With the increasing rate of IoT sensors, IT-OT convergence, the usage of API’s and the interconnectivity of ecosystems ensuring data security remains a top priority for manufacturers. As more data becomes more available, the need to increase levels of security becomes ever greater. [GM-ah, yes, security–a never-ending problem.]
Salesforce recently began reaching out to me. I found a (to me) surprising connection to industrial / manufacturing applications beyond CRM and the like. In general, more and more applications are moving to the cloud. In Brief: New research finds The Salesforce Economy will create more than $1 trillion in new business revenues and 4.2 million jobs between 2019 and 2024. Salesforce ecosystem is on track to become nearly six times larger than Salesforce itself by 2024, earning $5.80 for every dollar Salesforce makes.
Financial services, manufacturing and retail industries will lead the way, creating $224 billion, $212 billion and $134 billion in new business revenue respectively by 2024.
Salesforce announced new research from IDC that finds Salesforce and its ecosystem of partners will create 4.2 million new jobs and $1.2 trillion in new business revenues worldwide between 2019 and 2024. The research also finds Salesforce is driving massive gains for its partner ecosystem, which will see $5.80 in gains for every $1 Salesforce makes by 2024.
Cloud computing is driving this growth and giving rise to a host of new technologies, including mobile, social, IoT and AI, that are creating new revenue streams and jobs that further fuel the growth of the cloud — creating an ongoing virtuous cycle of innovation and growth. According to IDC, by 2024 nearly 50 percent of cloud computing software spend will be tied to digital transformation and will account for nearly half of all software sales. Worldwide spending on cloud computing between now and 2024 will grow 19 percent annually, from $179 billion in 2019 to $418 billion in 2024.
“The Salesforce ecosystem is made possible by the amazing work of our customers and partners around the world, and because of our collaboration we’re able to generate the business and job growth that we see today,” said Tyler Prince, EVP, Industries and Partners at Salesforce. “Whether it’s through industry-specific extensions or business-aligned apps, the Salesforce Customer 360 platform helps accelerate the growth of our partner ecosystem, and most importantly, the growth of our customers.”
Because organizations that spend on cloud computing subscriptions also spend on ancillary products and services, the Salesforce ecosystem in 2019 is more than four times larger than Salesforce itself and will grow to almost six times larger by 2024. IDC estimates that from 2019 through 2024, Salesforce will drive the creation of 6.6 million indirect jobs, which are created from spending in the general economy by those people filling the 4.2 million jobs previously mentioned.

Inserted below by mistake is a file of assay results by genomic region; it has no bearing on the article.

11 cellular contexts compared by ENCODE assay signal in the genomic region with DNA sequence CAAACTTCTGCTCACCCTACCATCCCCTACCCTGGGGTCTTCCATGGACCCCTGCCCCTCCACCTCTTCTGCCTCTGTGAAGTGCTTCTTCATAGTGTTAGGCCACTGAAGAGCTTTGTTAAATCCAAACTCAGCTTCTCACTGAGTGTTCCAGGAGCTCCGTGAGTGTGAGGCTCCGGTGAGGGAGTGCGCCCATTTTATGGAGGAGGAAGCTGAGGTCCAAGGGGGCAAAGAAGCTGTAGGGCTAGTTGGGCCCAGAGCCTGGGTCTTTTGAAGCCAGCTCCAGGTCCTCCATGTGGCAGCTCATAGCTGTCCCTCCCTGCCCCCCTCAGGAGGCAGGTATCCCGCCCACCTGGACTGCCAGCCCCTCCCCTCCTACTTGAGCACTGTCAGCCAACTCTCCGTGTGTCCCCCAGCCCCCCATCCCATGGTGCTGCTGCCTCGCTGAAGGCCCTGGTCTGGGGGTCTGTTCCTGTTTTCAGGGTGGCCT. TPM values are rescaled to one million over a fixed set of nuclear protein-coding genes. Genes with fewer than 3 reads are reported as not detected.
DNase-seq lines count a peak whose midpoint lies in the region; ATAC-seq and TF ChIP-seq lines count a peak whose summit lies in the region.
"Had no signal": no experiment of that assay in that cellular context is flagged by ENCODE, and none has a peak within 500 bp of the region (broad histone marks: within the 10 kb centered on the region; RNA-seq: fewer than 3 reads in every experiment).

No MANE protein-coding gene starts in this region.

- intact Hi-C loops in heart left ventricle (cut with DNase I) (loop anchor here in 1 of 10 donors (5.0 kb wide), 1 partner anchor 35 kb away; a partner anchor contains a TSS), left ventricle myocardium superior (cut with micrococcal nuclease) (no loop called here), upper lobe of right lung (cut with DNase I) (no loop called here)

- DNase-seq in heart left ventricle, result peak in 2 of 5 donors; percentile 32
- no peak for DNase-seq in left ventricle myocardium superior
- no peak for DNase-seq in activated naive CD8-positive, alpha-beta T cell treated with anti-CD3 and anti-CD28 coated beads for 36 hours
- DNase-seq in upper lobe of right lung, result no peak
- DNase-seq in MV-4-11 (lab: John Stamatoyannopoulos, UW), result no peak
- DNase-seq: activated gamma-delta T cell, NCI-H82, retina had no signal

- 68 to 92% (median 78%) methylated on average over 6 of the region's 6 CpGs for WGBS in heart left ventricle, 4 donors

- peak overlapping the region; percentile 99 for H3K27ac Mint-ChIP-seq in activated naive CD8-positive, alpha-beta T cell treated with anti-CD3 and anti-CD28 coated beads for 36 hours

“The tech skills gap will become a major roadblock for economic growth if we don’t empower everyone – regardless of class, race or gender – to skill up for the Fourth Industrial Revolution,” said Sarah Franklin, EVP and GM of Platform, Developers and Trailhead at Salesforce. “With Trailhead, our free online learning platform, people don’t need to carry six figures in debt to land a top job; instead, anyone with an Internet connection can now have an equal pathway to landing a job in the Salesforce Economy.”
Industry Economic Benefits of the Salesforce Economy
Specifically, Manufacturing industry will gain $211.7 billion in new revenues and 765,800 new jobs will be created by 2024.
Salesforce’s multi-faceted ecosystem is the driving force behind the Salesforce Economy’s massive growth:
- The global ecosystem includes multiple stakeholders, all of which play an integral part in the Salesforce Economy. This includes the world’s top five consulting firms, all of whom have prominent Salesforce digital transformation practices; independent software vendors (ISVs) that build their businesses on the Salesforce Customer 360 Platform and bring Salesforce into new industries; more than 1,200 Community Groups, with different areas of focus and expertise; and more than 200 Salesforce MVPs, product experts and brand advocates.
- Launched in 2006, Salesforce AppExchange is the world’s largest enterprise cloud marketplace, and hosts more than 4,000 solutions including apps, templates, bots and components that have been downloaded more than 7 million times. Ninety-five percent of the Fortune 100, 81 percent of the Fortune 500, and 86 percent of Salesforce customers are using AppExchange apps.
- Trailhead is Salesforce’s free online learning platform that empowers anyone to skill up for the future, learn in-demand skills and land a top job in the Salesforce Economy. Since Trailhead launched in 2014, more than 1.7 million Trailblazers have earned over 17.5 million badges; a quarter of all learners on Trailhead have leveraged their newfound skills to jump-start their careers with new jobs. Indeed, the world’s #1 job site, included Salesforce Developer in its list of best jobs in the US for 2019, noting that the number of job postings for that position had increased 129 percent year-over-year.